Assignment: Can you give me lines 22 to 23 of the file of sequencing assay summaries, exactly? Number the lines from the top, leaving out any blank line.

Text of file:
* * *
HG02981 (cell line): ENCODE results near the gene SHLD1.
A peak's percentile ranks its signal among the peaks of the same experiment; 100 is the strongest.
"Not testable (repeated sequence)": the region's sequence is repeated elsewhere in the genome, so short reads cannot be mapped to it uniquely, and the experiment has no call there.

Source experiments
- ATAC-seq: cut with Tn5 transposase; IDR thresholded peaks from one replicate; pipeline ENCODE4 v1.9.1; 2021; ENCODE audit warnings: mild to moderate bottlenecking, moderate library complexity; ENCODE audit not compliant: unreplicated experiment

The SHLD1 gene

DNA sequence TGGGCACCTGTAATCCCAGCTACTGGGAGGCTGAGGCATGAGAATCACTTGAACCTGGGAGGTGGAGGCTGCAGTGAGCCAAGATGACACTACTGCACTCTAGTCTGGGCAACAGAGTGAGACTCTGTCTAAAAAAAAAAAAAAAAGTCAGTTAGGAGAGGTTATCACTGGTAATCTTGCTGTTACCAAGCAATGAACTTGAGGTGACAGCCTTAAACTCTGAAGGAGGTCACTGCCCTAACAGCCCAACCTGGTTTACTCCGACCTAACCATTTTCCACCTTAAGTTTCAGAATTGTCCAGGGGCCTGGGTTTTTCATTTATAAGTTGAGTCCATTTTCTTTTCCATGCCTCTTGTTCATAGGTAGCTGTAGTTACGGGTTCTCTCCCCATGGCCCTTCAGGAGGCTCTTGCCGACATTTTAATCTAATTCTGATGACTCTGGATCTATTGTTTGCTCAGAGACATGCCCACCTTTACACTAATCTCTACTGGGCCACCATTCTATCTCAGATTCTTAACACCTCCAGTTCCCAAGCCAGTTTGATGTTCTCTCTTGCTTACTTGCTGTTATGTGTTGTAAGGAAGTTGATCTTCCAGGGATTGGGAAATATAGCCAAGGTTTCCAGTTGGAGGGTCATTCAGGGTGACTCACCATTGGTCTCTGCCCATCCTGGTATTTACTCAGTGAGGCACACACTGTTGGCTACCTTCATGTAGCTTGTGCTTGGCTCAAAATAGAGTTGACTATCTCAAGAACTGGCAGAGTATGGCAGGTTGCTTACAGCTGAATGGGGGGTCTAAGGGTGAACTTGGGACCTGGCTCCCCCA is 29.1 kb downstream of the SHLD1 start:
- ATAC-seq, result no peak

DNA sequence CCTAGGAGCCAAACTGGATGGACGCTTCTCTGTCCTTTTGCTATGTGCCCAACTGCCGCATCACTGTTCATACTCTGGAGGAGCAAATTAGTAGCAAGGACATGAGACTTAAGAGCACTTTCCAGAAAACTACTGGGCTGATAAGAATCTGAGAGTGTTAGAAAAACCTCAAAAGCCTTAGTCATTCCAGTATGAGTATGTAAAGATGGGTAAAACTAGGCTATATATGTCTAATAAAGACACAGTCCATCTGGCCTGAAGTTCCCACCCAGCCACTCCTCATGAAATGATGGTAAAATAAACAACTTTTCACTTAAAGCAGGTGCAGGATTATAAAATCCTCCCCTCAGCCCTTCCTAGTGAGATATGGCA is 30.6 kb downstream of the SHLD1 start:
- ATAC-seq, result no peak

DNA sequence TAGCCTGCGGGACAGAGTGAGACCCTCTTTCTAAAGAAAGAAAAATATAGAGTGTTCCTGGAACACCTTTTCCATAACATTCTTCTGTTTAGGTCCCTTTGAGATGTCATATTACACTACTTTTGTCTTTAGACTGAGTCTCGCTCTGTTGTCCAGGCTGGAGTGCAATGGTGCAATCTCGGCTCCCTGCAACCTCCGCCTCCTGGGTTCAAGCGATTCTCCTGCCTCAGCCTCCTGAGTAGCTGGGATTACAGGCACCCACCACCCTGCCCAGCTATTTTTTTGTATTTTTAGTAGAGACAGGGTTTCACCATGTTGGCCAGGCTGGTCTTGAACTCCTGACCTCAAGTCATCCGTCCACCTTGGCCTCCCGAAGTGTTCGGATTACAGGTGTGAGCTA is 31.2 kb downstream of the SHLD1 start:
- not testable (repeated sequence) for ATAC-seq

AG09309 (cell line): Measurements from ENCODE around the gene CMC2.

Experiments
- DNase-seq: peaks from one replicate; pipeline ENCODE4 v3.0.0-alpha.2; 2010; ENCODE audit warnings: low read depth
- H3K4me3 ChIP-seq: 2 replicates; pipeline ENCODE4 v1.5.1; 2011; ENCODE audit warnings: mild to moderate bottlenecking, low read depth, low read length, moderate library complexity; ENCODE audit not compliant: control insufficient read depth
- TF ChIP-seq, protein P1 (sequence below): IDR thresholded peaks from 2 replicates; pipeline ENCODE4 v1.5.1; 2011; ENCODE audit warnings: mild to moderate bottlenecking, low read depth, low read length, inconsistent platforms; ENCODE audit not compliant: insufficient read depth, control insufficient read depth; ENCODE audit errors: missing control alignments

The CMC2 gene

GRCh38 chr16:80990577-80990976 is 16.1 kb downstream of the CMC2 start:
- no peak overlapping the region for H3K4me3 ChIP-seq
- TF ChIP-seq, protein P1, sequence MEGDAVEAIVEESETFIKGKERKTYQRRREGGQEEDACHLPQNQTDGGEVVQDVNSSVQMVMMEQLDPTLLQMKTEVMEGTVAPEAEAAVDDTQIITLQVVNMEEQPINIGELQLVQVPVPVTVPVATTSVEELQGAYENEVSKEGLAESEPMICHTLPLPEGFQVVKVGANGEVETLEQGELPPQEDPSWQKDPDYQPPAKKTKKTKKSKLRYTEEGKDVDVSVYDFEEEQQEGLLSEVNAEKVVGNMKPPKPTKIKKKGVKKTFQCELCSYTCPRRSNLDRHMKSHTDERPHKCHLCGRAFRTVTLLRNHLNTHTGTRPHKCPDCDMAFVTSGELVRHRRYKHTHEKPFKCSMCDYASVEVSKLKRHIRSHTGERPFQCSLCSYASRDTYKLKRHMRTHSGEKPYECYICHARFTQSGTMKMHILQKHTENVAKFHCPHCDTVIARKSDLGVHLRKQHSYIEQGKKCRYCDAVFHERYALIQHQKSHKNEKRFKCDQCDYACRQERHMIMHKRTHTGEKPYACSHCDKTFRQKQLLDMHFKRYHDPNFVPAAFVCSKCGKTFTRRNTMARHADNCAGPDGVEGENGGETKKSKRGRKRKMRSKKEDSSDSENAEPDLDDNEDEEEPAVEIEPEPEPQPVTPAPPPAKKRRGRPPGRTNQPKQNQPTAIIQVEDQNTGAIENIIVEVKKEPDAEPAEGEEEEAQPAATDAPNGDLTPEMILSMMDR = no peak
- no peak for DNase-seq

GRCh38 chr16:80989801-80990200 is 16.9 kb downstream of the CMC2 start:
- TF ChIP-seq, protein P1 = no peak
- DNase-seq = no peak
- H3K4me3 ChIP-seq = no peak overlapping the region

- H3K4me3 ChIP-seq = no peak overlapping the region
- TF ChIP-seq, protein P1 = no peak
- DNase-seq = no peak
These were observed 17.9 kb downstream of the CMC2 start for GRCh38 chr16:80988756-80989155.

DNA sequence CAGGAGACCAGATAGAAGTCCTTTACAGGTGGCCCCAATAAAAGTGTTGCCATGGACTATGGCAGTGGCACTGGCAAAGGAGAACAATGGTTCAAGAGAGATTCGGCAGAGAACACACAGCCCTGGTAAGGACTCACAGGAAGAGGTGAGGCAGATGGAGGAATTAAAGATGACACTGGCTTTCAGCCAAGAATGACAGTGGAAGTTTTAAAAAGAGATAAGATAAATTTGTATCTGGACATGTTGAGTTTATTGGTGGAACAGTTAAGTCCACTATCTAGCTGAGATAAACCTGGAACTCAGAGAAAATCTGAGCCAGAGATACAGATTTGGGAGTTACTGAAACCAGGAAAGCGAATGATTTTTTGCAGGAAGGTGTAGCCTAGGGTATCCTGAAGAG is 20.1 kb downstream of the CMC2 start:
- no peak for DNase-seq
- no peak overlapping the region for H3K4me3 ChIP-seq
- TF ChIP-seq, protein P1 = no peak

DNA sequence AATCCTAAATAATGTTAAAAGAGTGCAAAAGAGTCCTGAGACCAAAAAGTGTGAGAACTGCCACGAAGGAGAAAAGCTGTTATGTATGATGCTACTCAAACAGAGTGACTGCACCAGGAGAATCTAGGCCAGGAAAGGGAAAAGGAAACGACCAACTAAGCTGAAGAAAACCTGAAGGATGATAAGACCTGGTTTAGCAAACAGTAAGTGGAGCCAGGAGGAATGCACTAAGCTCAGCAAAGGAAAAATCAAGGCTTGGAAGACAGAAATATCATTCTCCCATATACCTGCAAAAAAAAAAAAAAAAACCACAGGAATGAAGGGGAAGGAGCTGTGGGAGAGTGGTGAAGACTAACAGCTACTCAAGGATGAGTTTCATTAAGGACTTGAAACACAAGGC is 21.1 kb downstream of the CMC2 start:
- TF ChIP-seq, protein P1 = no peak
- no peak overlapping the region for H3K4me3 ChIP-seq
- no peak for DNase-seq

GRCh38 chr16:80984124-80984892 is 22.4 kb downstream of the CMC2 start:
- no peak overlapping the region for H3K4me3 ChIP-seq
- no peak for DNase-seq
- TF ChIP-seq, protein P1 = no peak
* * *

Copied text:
- no peak for DNase-seq

GRCh38 chr16:80989801-80990200 is 16.9 kb downstream of the CMC2 start: